First, families should read the #REDforED 5 demands to improve AZ schools for students. Seeing the comprehensive demands can help families understand why Ducey’s #20by2020 proposal is not sufficient—and why teachers feel the strike is necessary even though it is inconvenient and expensive for all parties involved. Further, it’s important to understand perspectives that (1) teachers feel strongly that change is needed in our schools (2) AZ has great difficulty retaining teachers (3) suffering in bad conditions is not a solution, and (4) teachers feel out of other options. These school conditions are bad for your kids. Teachers have voted to strike because six weeks of peaceful demonstrations outside the workday have been dismissed by Doug Ducey as “political theater” instead of beginning solutions-focused conversation about improved school funding.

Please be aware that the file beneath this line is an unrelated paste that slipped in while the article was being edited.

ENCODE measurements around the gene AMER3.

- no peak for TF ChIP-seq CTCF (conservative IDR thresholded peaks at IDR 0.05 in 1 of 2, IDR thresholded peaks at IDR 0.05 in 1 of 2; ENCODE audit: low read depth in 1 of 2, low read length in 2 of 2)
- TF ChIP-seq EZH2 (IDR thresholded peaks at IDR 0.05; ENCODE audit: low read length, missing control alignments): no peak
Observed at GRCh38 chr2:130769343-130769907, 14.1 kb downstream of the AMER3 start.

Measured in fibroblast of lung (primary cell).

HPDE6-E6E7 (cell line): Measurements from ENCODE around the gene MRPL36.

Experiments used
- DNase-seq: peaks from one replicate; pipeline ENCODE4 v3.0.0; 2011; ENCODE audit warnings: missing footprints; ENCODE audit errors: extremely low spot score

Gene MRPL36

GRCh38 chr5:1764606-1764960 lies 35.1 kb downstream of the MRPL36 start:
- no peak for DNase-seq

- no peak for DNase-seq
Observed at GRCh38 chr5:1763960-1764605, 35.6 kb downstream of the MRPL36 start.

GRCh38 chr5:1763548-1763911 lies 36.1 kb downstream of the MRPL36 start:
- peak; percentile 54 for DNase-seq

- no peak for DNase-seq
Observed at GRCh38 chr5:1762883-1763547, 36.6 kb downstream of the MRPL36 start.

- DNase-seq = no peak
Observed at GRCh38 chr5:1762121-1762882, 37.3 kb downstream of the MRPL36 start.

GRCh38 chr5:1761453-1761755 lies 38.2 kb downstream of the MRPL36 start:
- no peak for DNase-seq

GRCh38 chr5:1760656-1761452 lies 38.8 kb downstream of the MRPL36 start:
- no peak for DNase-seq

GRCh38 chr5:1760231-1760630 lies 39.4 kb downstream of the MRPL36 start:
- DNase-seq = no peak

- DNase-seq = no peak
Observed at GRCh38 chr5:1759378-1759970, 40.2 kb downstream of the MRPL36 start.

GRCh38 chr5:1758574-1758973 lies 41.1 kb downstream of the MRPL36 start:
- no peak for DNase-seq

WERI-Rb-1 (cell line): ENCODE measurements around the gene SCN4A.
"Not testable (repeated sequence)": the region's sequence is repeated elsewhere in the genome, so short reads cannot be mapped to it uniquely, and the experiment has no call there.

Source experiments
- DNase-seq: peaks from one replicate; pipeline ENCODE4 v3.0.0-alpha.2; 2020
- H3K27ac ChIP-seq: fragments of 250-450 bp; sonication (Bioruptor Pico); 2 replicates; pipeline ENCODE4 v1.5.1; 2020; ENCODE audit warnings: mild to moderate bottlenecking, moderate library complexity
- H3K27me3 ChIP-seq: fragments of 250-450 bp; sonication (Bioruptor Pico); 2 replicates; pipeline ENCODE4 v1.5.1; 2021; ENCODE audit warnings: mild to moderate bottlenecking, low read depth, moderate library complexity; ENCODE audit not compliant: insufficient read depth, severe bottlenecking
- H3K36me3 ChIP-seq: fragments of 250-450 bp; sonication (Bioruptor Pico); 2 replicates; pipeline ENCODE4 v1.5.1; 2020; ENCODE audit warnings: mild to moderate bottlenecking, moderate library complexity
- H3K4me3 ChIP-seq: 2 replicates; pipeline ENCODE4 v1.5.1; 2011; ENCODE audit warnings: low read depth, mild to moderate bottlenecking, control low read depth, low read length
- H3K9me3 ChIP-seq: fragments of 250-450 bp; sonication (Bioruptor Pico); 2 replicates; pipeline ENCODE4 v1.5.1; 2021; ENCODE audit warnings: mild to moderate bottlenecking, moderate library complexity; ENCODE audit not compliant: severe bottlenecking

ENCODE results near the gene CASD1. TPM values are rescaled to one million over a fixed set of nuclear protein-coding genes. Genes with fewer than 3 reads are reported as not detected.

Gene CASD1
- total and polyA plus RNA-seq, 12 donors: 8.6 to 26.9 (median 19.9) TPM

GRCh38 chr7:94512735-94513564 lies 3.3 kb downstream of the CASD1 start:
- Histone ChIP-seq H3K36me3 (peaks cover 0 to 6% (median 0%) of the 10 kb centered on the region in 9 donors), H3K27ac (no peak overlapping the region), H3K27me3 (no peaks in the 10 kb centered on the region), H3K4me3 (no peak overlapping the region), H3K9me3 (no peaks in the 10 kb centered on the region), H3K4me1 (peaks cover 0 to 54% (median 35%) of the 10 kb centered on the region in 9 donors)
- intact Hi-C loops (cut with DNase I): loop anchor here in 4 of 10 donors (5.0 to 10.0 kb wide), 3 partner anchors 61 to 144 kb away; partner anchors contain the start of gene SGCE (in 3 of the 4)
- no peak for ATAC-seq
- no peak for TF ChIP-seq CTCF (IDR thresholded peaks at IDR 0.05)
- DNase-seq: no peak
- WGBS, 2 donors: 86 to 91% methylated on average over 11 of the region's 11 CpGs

Second, it’s important for families to understand there is money in destroying public education—big money. I used to think educational reforms came from well-meaning but misguided people. Now I believe there are forces intentionally changing AZ public education to benefit themselves financially. We have seen a huge push for charter schools in this state in the last 20 years under the premise of “school choice.” Recently, the Grand Canyon Research Institute published a comprehensive report stating, “charter schools use taxpayer dollars for questionable transactions.” This report described how charters spend far less dollars on your students, charter executives pay themselves outrageous salaries, charters tend to pay teachers lower salaries, and charter owners often have tricky practices like “renting” the school building from charter board members (for an inflated price). None of these things are regulated by the charter model. Concerning? I think so.